Youth football referee punched over call in Layton shares message
LAYTON, Utah — A youth football referee is speaking out, saying a player punched him in the neck at a game last weekend, and he is sharing a larger message for parents in the youth football community. It’s the latest reported incident of bad behavior around the field in one weekend.
Nate Lewis said he’s been coaching and refereeing youth football games for over a decade.
For him, the love of the game is really about the love of the kids.
He said he enjoys “watching the kids celebrate successes and watching them grow and develop.”
The first group of kids he ever coached, Lewis said, graduated high school last year. He said he likes to watch them have fun and succeed.
This season so far, Lewis explained noticing that passion on the sidelines during youth football games has been turning into tension.
“The emotion and the verbal attacks and the things they’re saying are different. It’s more personal, and it’s focused more on what call was made or wasn’t made. And I’m noticing that a lot more this year,” he said.
On Saturday in Layton, Lewis recounted how he was refereeing a Ute Conference game, when he said a 15-year-old player was ejected from the game for unsportsmanlike behavior.
“I had mentioned to him that he needed to calm down and let the adult help him. And his behavior just continued to escalate,” Lewis explained.
The player said he had calmed down, and Lewis said, at that point, the adult let the player go.
“He took two steps and punched me,” Lewis said, describing what happened next. “And then luckily, other adults were there and stepped in and were able to intervene and escorted him away from the field.”
Lewis said he was punched in the neck/throat area, and that Ute Conference was great in their quick response and couldn’t have handled the situation any better post-incident.
But he has concerns over what led up to it.
Lewis said the game had become emotional, and referees were warning coaches that it was becoming emotional, but he didn’t see enough intervention to calm those emotions.
“It’s more about the behavior that led to this and the adult interaction,” he said. “As things were escalating, the adults could have stepped in and de-escalated it quicker. As officials, we were left out there on our own and there wasn’t a lot of help.”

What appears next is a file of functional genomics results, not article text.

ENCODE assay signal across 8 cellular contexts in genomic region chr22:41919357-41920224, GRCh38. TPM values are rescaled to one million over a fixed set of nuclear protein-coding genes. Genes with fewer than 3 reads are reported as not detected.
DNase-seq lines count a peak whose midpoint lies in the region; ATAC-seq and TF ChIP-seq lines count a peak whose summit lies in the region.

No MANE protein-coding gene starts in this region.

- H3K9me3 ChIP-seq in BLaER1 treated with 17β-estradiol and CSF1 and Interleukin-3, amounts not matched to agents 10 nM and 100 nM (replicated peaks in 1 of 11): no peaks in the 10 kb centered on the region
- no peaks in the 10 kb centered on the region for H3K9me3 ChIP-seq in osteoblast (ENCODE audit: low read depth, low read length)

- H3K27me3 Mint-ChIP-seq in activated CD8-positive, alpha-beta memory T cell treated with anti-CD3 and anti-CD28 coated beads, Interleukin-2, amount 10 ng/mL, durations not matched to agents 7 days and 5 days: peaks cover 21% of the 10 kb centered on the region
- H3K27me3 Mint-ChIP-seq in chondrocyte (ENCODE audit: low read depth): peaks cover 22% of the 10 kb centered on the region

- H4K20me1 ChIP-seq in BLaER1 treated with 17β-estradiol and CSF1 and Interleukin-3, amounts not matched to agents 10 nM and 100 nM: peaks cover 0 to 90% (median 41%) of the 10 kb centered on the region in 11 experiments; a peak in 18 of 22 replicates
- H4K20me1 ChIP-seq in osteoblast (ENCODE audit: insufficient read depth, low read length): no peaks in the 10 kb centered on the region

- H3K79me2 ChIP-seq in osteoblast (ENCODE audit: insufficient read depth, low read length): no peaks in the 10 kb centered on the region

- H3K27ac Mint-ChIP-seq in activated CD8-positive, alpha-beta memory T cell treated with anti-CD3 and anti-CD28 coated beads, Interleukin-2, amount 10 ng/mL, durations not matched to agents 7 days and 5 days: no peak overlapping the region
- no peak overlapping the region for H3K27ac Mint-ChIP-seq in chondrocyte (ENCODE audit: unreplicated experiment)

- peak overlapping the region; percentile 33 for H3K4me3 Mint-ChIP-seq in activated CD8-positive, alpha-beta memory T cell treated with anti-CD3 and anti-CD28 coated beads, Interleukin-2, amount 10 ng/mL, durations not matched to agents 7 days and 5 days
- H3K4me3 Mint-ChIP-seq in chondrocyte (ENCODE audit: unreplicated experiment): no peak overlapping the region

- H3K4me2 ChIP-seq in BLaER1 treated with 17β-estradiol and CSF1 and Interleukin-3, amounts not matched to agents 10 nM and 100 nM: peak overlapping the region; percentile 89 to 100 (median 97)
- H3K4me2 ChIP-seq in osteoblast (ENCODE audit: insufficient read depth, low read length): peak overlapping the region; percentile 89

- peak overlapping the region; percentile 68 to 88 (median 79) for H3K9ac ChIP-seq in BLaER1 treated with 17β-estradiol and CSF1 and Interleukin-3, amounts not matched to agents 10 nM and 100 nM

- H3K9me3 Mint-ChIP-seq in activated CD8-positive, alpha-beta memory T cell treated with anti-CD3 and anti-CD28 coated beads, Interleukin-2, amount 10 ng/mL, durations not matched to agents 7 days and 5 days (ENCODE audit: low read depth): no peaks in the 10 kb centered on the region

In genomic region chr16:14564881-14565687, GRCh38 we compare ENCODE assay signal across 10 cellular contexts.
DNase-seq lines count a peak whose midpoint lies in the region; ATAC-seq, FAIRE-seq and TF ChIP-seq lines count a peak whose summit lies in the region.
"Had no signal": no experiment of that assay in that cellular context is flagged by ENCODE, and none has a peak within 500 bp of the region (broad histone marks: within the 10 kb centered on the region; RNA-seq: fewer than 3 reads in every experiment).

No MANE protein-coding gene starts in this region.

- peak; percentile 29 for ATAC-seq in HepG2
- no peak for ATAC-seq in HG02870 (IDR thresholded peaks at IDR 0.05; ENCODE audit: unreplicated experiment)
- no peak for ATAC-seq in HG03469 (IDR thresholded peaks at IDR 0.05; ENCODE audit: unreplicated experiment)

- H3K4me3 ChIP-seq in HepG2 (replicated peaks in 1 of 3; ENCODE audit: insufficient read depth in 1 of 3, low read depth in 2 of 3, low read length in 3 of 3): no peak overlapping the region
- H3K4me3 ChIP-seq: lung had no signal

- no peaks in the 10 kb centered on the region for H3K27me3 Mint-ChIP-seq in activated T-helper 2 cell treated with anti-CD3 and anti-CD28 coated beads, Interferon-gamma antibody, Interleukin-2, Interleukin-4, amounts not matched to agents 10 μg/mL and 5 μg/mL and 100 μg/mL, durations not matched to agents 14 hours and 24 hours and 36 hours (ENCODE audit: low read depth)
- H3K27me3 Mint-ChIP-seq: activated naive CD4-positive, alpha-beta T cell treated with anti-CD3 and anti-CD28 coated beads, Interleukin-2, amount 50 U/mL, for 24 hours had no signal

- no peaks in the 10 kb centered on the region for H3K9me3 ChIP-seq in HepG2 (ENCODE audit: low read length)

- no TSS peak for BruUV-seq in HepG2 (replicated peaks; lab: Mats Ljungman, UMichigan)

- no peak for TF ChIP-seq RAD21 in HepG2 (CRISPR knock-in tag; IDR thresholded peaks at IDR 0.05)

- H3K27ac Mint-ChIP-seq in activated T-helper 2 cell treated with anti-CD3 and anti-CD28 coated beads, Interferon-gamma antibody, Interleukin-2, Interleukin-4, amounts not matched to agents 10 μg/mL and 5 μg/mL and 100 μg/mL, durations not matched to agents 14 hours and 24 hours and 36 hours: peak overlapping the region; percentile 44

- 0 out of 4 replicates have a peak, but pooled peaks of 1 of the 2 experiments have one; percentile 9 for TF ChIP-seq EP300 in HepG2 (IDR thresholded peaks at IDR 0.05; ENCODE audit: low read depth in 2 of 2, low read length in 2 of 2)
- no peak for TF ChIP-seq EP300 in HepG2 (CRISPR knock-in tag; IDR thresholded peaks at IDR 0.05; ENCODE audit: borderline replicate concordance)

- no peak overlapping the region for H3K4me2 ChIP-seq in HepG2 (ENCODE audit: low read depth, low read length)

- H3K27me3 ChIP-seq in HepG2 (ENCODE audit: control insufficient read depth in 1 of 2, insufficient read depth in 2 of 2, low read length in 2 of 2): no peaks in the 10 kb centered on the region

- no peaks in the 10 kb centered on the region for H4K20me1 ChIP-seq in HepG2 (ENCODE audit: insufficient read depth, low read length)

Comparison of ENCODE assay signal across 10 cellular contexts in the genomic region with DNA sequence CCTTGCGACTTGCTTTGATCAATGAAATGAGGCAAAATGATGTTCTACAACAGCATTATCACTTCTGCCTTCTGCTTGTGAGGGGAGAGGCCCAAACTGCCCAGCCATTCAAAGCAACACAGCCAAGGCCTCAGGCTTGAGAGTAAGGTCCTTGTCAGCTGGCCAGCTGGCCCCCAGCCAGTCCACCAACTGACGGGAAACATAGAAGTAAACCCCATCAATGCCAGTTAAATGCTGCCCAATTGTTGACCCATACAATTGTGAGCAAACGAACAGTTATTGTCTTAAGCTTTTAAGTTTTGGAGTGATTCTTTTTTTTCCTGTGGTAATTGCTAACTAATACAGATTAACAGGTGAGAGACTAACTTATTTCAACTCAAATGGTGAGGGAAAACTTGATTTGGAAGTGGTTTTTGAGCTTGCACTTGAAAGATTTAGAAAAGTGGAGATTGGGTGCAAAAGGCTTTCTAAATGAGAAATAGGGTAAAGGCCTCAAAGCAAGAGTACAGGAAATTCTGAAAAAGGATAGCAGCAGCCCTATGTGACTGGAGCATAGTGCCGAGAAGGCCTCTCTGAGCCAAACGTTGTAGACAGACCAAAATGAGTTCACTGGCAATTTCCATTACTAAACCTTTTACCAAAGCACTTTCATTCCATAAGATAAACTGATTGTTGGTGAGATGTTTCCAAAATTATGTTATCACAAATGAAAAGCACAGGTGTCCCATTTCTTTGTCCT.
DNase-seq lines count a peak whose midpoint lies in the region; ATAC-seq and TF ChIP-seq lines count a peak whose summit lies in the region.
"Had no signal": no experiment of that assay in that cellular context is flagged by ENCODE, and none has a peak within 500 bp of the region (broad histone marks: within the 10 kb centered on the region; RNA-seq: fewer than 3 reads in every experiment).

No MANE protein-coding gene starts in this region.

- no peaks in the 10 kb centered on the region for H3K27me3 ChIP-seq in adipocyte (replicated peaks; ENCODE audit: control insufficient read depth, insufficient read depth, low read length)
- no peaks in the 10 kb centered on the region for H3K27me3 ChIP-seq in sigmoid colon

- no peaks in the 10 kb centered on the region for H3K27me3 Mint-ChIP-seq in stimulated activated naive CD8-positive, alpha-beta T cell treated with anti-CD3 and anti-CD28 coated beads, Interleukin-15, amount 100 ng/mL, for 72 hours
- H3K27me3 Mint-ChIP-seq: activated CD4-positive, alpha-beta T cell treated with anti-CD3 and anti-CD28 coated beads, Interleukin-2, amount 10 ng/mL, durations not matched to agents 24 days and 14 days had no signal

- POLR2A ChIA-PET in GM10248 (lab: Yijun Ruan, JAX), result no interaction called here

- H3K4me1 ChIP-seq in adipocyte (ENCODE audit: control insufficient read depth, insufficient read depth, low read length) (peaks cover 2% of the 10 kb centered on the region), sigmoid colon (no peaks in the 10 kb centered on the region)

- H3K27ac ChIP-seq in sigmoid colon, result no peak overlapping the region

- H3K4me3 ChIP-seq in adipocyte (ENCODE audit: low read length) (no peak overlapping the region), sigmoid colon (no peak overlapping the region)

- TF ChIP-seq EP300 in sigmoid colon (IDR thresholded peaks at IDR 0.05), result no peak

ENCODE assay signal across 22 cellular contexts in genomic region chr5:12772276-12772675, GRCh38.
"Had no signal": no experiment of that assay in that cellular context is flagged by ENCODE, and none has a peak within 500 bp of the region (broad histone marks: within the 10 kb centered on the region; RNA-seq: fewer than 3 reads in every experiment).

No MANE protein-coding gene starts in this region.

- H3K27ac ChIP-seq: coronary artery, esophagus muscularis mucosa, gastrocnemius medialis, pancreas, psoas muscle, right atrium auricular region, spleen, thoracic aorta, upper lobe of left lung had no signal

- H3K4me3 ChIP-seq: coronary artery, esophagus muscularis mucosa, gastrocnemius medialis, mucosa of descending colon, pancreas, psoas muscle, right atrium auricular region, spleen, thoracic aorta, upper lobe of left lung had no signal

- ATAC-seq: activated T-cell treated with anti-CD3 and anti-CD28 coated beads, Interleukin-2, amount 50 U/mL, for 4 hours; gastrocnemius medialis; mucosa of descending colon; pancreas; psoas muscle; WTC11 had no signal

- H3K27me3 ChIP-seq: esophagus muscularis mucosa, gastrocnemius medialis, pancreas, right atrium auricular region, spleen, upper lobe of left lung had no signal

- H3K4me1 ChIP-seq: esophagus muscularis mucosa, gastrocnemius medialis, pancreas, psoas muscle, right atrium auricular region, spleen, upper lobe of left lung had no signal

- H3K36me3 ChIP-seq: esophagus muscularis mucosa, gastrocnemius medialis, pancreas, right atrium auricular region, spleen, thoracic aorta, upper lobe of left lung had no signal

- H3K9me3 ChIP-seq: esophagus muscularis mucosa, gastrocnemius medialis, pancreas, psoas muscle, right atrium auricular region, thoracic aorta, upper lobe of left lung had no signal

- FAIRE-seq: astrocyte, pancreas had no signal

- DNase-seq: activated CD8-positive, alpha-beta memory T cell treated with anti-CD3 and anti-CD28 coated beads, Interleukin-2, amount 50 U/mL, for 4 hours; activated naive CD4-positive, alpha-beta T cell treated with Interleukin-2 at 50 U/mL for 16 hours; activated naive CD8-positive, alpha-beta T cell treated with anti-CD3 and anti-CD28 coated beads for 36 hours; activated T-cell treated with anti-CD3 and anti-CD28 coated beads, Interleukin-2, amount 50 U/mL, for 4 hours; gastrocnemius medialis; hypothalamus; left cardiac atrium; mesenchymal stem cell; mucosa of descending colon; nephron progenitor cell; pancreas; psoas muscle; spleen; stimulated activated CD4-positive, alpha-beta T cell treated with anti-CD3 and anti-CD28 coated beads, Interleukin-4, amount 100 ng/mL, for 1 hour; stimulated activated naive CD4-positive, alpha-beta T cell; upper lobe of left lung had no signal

KSL reported how a situation boiled over in Herriman Saturday at a Ute Conference Football game, also involving rising tensions. Witnesses said it appeared coaches and parents rushed the field. A couple attending a different game to watch a grandson play said they saw punches thrown and a third witness described the fight as a “brawl.”
Ute Conference investigated the fight and reviewed footage of the game. On Monday, the organization determined that no punches were thrown and no brawl ensued, but that coaches and parents were on the field “acting in an unruly and unsportsmanlike manner.”
“The UC will act swiftly with ejections and suspensions for violating our code of conduct and rules of civility. Unfortunately, people should never act like this at any sporting event, especially a 9-year-old football game,” Ute Conference Executive Director Jeff Gorringe wrote in a statement.
As far as the incident with Lewis in Layton, Gorringe wrote in a message that they will not discuss situations that pertain to minors.
“We do not condone bad behavior of any kind and will deal with appropriately,” he wrote.
He said the kids are having fun and seeing emotions off the sideline and feeding off of it. He firmly believes that sideline behavior is what can trigger situations like the one he ended up in with the player.
Lewis is asking parents to do their best to focus on the game and not emotions around the game.
“The volatility in the parents and the coaches is where this starts,” he said. “It’s about coaches helping us control the sidelines, and parents realizing if you can’t be there to support and cheer on your children, then there’s something to be looked at there.”
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